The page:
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Wheat: How big is the issue?

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Norelle Hentschel ● 2 min read


The prevalence of coeliac disease and wheat allergies is estimated at 1% worldwide, yet a recent cross-sectional survey revealed that 7.3% of Australians are restricting their intake of wheat and gluten products.[1]

Are wheat gluten proteins implicated in the pathogenesis of neurological and gastrointestinal health conditions such as schizophrenia, autism spectrum disorder, peripheral neuropathy, intestinal permeability, irritable bowel syndrome and mood disorders? Is the prevalence of pathologies related to wheat increasing?

The current evidence for these questions is presented in a 2016 Nutrition Bulletin review. The findings include:

  • Randomised, placebo-controlled, doubled-blind studies demonstrated that wheat allergy is within the range for that of other plant foods.[2
     
  • The role of gliadin and glutenin proteins in coeliac disease (CD) has been proven conclusively.[3] A perception of increasing prevalence is likely due to increased public awareness and improved detection rates. Subgroups of patients may also suffer from peripheral neuropathy, gluten ataxia and dermatitis herpetiformis.[4]
     
  • Some patients with schizophrenia and autism spectrum disorder have seen improvements after adopting a gluten-free diet. The hypothesis that opioid like gluten peptides enter the bloodstream and cause neurological disruption is not currently supported by scientific studies.[5]
     
  • Non-coeliac gluten sensitivity (NCGS) is a term that defines patients experiencing a syndrome of gastrointestinal, immune and neurological symptoms relating to the consumption of gluten that is not an IgE allergic or autoimmune response. Diagnosis is one of exclusion after allergy or CD is ruled out.[6] The authors believe increasing prevalence rates may be misleading. The current diagnostic criteria are poorly designed and lead to higher reported rates in the published studies.[4] An expert panel has proposed that patients suspected of NCGS follow a gluten-free diet, followed by a double-blinded placebo controlled gluten challenge. A positive result would be a variation of 30% in one or more symptoms.[7]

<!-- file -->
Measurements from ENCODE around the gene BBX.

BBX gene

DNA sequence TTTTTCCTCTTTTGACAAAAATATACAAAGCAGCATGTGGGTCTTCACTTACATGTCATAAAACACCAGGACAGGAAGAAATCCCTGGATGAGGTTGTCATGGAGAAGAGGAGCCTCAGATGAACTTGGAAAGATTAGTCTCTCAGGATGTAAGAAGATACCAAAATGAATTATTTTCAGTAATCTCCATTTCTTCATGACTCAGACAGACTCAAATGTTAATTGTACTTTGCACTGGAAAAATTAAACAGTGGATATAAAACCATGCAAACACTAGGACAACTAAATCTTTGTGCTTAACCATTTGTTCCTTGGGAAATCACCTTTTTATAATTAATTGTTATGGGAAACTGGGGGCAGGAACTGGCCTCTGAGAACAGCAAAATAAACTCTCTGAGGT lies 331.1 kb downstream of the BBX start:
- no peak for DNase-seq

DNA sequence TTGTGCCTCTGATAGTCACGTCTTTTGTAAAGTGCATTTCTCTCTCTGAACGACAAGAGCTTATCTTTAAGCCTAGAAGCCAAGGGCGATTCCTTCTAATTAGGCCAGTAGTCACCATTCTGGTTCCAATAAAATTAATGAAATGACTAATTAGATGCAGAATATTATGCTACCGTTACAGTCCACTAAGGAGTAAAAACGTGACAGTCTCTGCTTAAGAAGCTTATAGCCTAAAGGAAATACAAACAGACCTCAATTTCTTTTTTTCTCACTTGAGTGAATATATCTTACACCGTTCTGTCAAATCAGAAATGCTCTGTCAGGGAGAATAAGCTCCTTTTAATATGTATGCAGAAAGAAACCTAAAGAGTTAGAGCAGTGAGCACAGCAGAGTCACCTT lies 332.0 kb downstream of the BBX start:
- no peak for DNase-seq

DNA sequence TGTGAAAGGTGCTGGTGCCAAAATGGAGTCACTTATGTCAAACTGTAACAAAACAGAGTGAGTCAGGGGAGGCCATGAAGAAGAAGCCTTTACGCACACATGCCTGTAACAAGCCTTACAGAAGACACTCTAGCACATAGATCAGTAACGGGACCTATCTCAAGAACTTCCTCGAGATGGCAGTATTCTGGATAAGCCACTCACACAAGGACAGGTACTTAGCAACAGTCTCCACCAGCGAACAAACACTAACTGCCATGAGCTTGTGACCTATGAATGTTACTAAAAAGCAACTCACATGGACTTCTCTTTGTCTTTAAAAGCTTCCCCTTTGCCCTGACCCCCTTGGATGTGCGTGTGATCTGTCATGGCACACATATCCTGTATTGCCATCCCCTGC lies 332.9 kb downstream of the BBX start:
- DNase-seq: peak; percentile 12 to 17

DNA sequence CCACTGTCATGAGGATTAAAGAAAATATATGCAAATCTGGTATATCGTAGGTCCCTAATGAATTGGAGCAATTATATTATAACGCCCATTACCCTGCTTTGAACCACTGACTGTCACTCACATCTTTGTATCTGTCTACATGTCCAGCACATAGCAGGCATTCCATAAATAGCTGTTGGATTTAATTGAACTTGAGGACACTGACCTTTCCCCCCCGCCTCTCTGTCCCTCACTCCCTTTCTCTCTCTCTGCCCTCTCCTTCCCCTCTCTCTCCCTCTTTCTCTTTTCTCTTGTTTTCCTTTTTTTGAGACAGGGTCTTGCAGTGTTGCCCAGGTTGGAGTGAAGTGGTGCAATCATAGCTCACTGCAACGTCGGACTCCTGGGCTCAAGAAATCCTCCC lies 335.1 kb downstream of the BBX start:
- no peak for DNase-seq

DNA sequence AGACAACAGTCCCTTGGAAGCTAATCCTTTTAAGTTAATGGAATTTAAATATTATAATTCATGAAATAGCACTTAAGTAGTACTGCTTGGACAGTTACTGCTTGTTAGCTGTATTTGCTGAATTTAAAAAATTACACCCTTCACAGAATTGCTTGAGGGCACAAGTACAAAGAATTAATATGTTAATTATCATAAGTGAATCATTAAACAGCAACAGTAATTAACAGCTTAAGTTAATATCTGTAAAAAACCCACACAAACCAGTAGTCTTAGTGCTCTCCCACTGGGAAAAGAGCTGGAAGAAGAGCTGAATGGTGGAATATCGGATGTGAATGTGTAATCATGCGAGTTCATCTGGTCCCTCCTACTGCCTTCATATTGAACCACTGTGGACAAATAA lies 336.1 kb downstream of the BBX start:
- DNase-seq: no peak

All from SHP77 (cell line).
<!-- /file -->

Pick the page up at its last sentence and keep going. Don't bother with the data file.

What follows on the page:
• In NCGS, irritable bowel syndrome and inflammatory bowel disease there have been significant reductions in symptoms when patients followed a low FODMAPS (fermentable, oligo-, di-, monosaccharides and polyphenols) diet. Relief gained from a gluten-free diet may be due to a lower FODMAPS content rather than the exclusion of gluten.[8

The public perception that gluten is having a serious impact on health has created a growing market for gluten-free foods.[9] Gluten-free foods are viewed as a “healthy” choice even for those with no symptoms. Grains are traditionally large contributors to the daily nutrient intake. Patients and the wider public need education to ensure vitamin and mineral deficiencies don't develop from eliminating gluten-containing foods from their diets.[10]

The nature of the impact of wheat and gluten on health is complex and not yet completely understood. Further research and better diagnostic criteria are required. There is currently no strong evidence that removing gluten from people’s diets would provide health benefits to the vast majority of the population.[4]

References

  1. Golley S, Corsini N, Topping D, et al. Motivations for avoiding wheat consumption in Australia: results from a population survey. Public Health Nutr. 2014;18(3):1–10. [Abstract
     
  2. Zuidmeer L, Goldhahn K, Rona RJ, et al. The prevalence of plant food allergies: A systematic review. J Allergy Clin Immunol. 2008;121(5). [Full Text]
     
  3. Gilissen LJWJ, Van der Meer IM, et al. Reducing the incidence of allergy and intolerance to cereals. J Cereal Sci. Elsevier Ltd; 2014;59(3):337–53. [Full Text
     
  4. Shewry PR and Hey SJ. Do we need to worry about eating wheat? Nutr Bull. 2016;41(1):6–13. [Full Text
     
  5. Jackson JR, Eaton WW, Kelly DL. Neurologic and psychiatric manifestations of celiac disease and gluten sensitivity. Psychiatr Q. 2013;83(1):91–102. [Full Text]
     
  6. Vazquez-Roque M and Oxentenko AS. Nonceliac Gluten Sensitivity. Mayo Clin Proc. 2015;90(9):1272–7. [Full Text
  7. Catassi C, Elli L, Bonaz B, et al. Diagnosis of Non-Celiac Gluten Sensitivity (NCGS): The Salerno Experts’ Criteria. Nutrients. 2015;7(6):4966–77. [Full Text
     
  8. Biesiekierski JR, Peters SL, Newnham ED, et al. No effects of gluten in patients with self-reported non-celiac gluten sensitivity after dietary reduction of fermentable, poorly absorbed, short-chain carbohydrates. Gastroenterology. Elsevier, Inc; 2013;145(2):320–8.e3. [Full Text
     
  9. Australian Food News. Global gluten-free market set to grow. Viewed 28 March 2106 [Link
     
  10. Pellegrini N and Agostoni C. Nutritional aspects of gluten-free products. J Sci Food Agric. 2015;(November 2014). [Full Text

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Norellehentschel's picture
Norelle Hentschel
Norelle Hentschel is a degree qualified naturopath working in private practice in Crows Nest, NSW. She is passionate about helping clients attain their best possible level of wellness and vitality. Norelle has a special interest in the areas of sustainable food-as-medicine, sleep disorders, digestive health issues and natural approaches to menopause.